pay for gas
MORE WIN FOR THE WINNERS
Nor and I ran a tiny little neighborhood 5K, one that gave out medals for the top three finishers in each age category. The age categories were tiny, too—they started out just “under 14” but after that it was in 5-year intervals. There were more people there with medals than without, which was just fine with me because I like getting medals. Second place in “medium-old mom” category! (Nora won her division handily, of course.) It was humid and windy and a leaf blew into my mouth (ptooey!) but I had a personal best and came away with something to hang around my neck, so yay. It is silver and features a winged* shoe and the word RUNNING. What activity did I perform to earn this medal? *looks at medal* Oh that’s right, RUNNING.
*Please pronounce that with the grave accent, as in time’s winged chariot etc. I want some Shakespearean emphasis on my winged-shoe medal.
Afterward Nora took the longest bath in history, making hooting noises and “potions” concocted from various personal-care products, which she pours into tiny containers and stirs with a kabob skewer. Don’t ask me. The cleaning lady and I have a private understanding that she will throw these away every so often, and that I am allowed to blame her should Nora notice and feel grumpy about it, which she rarely does. The fun is in the concocting, I suppose. I took a regular shower (no fun was had). Then we went to friend’s house to watch football, eat snacks, and drink Korean beer. Hite! The label says, “Clean and Pure” and is more suited to laundry detergent, both in tagline and graphic design, than it is to beer. But it is inoffensive and you can have a lot of it with few ill effects, so shine on, Korea.
ACT IT OUT, BITCHES
Has anyone noticed that touchdown dances/sack celebrations* now seem to involve a lot of mime? There is that thing where you pretend to rip open your shirt like Clark Kent turning into Superman, the “putting on the championship belt” mime, some sort of “digging with a shovel” thing that I guess means something like “we just buried you.” This weekend Jason Hill played hopscotch. Here are my suggestions for future NFL celebratory acts of mime, and the possible messages they could send:
1. Knitting (up a victory)
2. Feeding the fish (and if we overfeed you, oh well. There’s more of you at the pet store.)
3. Getting an ice cream headache (from the awesomeness of the touchdown)
4. Putting together IKEA furniture (we assemble a victory, get it? Victory comes packed flat. You need an Allen wrench.)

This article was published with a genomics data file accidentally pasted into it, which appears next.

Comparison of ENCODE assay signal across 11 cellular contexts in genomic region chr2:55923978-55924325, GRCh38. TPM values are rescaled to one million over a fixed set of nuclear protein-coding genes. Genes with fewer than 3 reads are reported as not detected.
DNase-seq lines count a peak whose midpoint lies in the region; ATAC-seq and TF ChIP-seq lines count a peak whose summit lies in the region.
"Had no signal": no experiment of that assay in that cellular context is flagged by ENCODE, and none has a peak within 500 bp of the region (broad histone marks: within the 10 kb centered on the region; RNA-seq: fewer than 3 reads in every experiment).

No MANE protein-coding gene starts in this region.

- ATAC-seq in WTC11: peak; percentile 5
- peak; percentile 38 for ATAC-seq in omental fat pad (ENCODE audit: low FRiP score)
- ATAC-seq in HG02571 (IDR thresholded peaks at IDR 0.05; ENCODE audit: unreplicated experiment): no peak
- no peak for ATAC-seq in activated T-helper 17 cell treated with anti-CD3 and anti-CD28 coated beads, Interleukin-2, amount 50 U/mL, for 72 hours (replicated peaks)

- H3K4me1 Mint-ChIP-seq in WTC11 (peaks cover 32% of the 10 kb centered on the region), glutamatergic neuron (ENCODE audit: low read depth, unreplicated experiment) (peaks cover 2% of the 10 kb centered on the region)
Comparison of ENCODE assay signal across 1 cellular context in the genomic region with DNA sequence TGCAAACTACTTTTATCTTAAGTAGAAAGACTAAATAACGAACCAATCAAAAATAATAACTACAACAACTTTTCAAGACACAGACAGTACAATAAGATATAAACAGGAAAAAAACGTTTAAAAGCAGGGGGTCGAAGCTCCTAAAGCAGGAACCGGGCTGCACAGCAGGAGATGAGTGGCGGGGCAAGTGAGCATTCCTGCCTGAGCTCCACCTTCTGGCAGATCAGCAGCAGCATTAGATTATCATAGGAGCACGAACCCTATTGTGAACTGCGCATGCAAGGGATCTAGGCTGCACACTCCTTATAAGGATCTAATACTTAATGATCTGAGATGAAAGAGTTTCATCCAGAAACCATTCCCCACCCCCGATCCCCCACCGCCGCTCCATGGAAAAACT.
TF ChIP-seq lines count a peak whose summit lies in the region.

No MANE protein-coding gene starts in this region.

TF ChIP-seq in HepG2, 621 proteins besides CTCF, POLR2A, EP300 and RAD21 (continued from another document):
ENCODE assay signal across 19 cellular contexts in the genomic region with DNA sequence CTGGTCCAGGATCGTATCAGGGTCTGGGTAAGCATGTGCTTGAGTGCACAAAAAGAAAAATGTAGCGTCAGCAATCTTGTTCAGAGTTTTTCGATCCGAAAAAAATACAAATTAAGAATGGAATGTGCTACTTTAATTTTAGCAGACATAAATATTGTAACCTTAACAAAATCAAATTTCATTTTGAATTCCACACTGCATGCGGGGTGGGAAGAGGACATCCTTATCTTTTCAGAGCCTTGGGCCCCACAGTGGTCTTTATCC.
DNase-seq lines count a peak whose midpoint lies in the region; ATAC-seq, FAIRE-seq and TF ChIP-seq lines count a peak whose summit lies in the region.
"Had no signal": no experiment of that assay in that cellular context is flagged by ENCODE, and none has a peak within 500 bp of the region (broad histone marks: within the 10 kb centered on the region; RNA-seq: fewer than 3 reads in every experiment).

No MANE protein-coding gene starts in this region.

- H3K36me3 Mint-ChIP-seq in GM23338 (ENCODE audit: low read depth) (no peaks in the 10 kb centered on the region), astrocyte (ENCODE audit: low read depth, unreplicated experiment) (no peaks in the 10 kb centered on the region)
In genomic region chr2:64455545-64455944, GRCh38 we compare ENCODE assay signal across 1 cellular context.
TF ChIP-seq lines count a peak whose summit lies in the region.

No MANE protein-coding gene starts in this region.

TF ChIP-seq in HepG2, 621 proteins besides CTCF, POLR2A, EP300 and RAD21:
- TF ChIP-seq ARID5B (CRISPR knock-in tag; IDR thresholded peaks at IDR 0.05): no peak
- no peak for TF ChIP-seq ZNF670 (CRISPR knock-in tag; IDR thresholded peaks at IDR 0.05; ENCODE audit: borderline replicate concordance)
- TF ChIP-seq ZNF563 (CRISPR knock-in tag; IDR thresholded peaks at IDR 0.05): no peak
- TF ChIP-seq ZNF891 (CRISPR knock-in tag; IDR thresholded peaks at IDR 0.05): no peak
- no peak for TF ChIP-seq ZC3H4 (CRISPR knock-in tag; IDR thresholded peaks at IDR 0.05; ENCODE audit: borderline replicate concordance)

5. Stirring more broth into the risotto (because we’re breaking down your starch, opponents. You will become smooth and creamy.)
*Oh! Another possible Depeche Mode parody! “Sack Celebration,” a sad and mopey song about scrotums.
HOBO HAD IT COMING
As exhaustively documented on this here blog, I am a bit of a freak magnet. People like to talk to me. I don’t always talk back. Sometimes I don’t feel like getting involved in someone’s crazy and just do the urban-warrior “eyes on the book at all costs” thing. Or the “suddenly something is very interesting on my phone” thing. Or the “pretend I am hearing-impaired and absorbed in the view out this train window” thing.
Sometimes I feel the crazy needs a smackdown but I can’t think of anything great to say. Until long after the event, of course. It is guaranteed I will have the perfect thing to say in the middle of the night.
Occasionally I say something and it doesn’t go as planned, and the person only gets more crazy.
But sometimes, I talk back to a crazy person and everything comes together. Those are the times that usually get written up here, because who doesn’t love success?
The other day I was going home from work. I had my purse and my bookbag and a box of my beloved Trader Joe’s red. A very drunk, very smelly guy was flopping about in a seat across from me, muttering all kinds of bullshit, and suddenly he was talking to me. “Hey! Girlie! You gonna drink that box wine?”
“Yes I am,” I said, staring straight ahead.
“Oh lord that stuff is poison. Oh lord you gonna rot your guts out.” And so forth. On and on and on. I refrained from asking him exactly what kind of poison he had been drinking, since he smelled like old lunchmeat marinated in Colt 45 and left in a hot bathroom. Instead I ignored him until the train pulled into my stop, put on my best fancy-lady voice, and snapped, “Do not diss my box wine, hobo.” I think I was more pleased with the sentence than the insult. Do not diss my box wine, hobo. You can use it for the title of your next album or chapbook, if you want.
Speaking of box wine, every time I buy the red box at Trader Joe’s (and we will not speak of precisely how often that is), they try to put it in the bag with the rest of the stuff. It’s really too heavy for that and the box has a convenient carrying handle in any case, so I usually say, “No thanks, I’ll just carry that separately.” Then I usually make a joke like, “Or maybe I will just drink it on the way.” And every time, seriously EVERY TIME, the cashier is not amused but rather slightly horrified, and says something like, “Oh, I hope this day hasn’t been that bad!” or “Gosh, that would be a lot of wine for one person!” or something grotesquely sincere like that. Note to self: do not party with any Trader Joe’s employees.
Although Trader Joe’s employees, as well as regular folk, are welcome to come to the Hideout on Friday to see me humiliate myself on stage! Or you can come for the rest of the lineup, composed of people who are actually talented. Either way, stay to share a post-humiliation beer with me, because as a wise woman once said, “It’s only humiliating if you remember it.”
—mimi smartypants remembers nothing.